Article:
Stolen Generations Compensation

The Hon. T.A. FRANKS ( 14:49 :58 ): I seek leave to make a brief explanation before addressing a question to the Minister for Aboriginal Affairs and Reconciliation on the topic of Stolen Generations compensation.

Leave granted.

The Hon. T.A. FRANKS: As members are well aware this is National Reconciliation Week. Indeed, we should be very proud of our role in this past week, also marking the anniversary of the 1997 apology by Dean Brown to the Stolen Generations, the first in the country. We know there has been a bill passed in the council that was supported by all but Labor elected members for stolen generations compensation. Obviously, I introduced a Bill that went to a committee inquiry that was supported by all members of that inquiry by the Aboriginal Lands Parliamentary Standing Committee.

In response to questions in the previous week's sitting, the minister advised the Hon. Terry Stephens, through the processes of question time, that he would be conducting meetings and that he would be coming back with some statements about that. I ask the Minister: what concerns does the government continue to hold with regard to a Stolen Generations reparations or compensation scheme? How are those meetings progressing? In what time frame will the Government be making a statement on this issue?

The Hon. K.J. MAHER (Minister for Manufacturing and Innovation, Minister for Automotive Transformation, Minister for Aboriginal Affairs and Reconciliation) ( 14:51 :26 ): I thank the honourable member for her question and her continuing interest in this matter and the efforts she has gone to to progress this matter in the past and also her continuing efforts to inquire about this and keep the matter alive at the moment. As I have previously said, I have been having a range of meetings, the most recent one, I think, the week before last, organised by the ALRM with a number of their clients who have been affected by past forced removals. That was a meeting with about 25 or 30 members of the stolen generations at Tauondi College. I want to place on the record my thanks to the ALRM for organising that meeting. It was very instructive to me, as a minister, to hear a range of issues.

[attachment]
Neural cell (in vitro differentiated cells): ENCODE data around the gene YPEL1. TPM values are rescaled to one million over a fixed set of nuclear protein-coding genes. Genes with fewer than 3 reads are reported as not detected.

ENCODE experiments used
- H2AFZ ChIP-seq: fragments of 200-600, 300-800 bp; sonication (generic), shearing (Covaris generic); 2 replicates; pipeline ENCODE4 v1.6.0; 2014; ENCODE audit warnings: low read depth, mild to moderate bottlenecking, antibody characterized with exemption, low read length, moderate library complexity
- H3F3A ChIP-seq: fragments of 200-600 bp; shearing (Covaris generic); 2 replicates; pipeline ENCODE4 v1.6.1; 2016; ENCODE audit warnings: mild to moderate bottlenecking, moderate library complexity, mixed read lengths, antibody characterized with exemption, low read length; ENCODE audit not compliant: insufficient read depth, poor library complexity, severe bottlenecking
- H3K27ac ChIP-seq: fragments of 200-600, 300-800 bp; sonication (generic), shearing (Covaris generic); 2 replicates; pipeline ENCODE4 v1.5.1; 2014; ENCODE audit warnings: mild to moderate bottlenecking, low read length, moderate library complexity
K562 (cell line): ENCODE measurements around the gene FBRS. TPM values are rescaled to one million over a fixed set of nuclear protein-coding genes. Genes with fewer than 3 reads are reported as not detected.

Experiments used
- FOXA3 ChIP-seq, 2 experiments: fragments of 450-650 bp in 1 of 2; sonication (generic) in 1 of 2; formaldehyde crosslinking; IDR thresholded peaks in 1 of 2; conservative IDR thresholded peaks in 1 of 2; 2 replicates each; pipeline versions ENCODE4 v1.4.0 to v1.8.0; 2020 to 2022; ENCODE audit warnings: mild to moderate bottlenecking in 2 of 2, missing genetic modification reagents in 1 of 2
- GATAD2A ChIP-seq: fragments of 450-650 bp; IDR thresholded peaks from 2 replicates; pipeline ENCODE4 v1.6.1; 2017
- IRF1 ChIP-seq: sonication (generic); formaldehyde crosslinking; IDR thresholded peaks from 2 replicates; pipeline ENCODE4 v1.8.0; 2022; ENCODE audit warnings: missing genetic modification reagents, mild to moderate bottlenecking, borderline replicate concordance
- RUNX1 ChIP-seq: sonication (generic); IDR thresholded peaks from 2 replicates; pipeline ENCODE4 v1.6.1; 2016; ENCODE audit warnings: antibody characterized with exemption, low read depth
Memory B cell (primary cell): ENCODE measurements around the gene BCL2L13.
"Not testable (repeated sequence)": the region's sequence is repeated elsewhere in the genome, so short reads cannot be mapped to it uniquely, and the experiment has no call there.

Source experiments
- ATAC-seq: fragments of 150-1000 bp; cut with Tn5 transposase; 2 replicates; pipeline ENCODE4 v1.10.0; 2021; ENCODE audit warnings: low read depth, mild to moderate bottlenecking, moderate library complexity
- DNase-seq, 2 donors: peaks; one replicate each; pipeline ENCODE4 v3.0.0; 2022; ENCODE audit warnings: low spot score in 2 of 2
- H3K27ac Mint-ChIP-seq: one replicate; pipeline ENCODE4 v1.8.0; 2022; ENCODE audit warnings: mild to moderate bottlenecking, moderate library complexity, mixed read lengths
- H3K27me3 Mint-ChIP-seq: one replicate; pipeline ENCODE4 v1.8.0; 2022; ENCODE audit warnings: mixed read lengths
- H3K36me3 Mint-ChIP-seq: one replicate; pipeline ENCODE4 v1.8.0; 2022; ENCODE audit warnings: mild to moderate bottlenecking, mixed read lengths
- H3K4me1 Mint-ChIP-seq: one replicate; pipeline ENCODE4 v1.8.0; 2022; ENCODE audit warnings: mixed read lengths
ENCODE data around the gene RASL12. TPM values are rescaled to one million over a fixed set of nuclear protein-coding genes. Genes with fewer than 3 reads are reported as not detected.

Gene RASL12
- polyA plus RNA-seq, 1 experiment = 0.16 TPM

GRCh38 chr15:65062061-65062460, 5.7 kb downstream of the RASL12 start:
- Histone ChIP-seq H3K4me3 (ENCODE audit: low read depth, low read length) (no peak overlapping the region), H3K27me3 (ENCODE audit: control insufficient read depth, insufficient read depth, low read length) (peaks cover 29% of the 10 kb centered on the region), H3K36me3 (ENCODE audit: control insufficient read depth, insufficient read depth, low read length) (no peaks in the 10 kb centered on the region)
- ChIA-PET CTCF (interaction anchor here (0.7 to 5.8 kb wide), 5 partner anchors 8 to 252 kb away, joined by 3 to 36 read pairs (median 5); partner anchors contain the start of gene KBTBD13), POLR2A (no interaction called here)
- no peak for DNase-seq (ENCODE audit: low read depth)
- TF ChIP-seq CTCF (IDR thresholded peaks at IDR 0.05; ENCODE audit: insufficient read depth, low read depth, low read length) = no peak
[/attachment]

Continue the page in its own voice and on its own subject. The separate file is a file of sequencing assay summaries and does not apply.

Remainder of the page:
There are a number of issues that are of concern that will form the basis of the next steps that are taken in relation to righting some of the wrongs of the past, in terms of first removal of Aboriginal children. Some of the areas that were of concern from that meeting, and from other meetings I have had, include: better recognition and acknowledgement of what happened; a better understanding of the history of these issues, particularly through education. As the honourable member has mentioned, there are bills that have been before the council before. Individual compensation is an issue; better access to information, both held by government and by churches and other organisations; issues such as public recognition, memorials, healing gardens and other things; and also, about what changes to make in future policy to make sure that what has happened in the past does not happen in the future.

I will still be consulting further on what the next steps are. In the coming months, when there are more decisions about what those next steps are, I can assure members who are interested in this matter that I will talk to them. I haven't got a finite time frame on when there will be decisions about what those next steps are, but I can assure members that I will keep them informed as we go forward.

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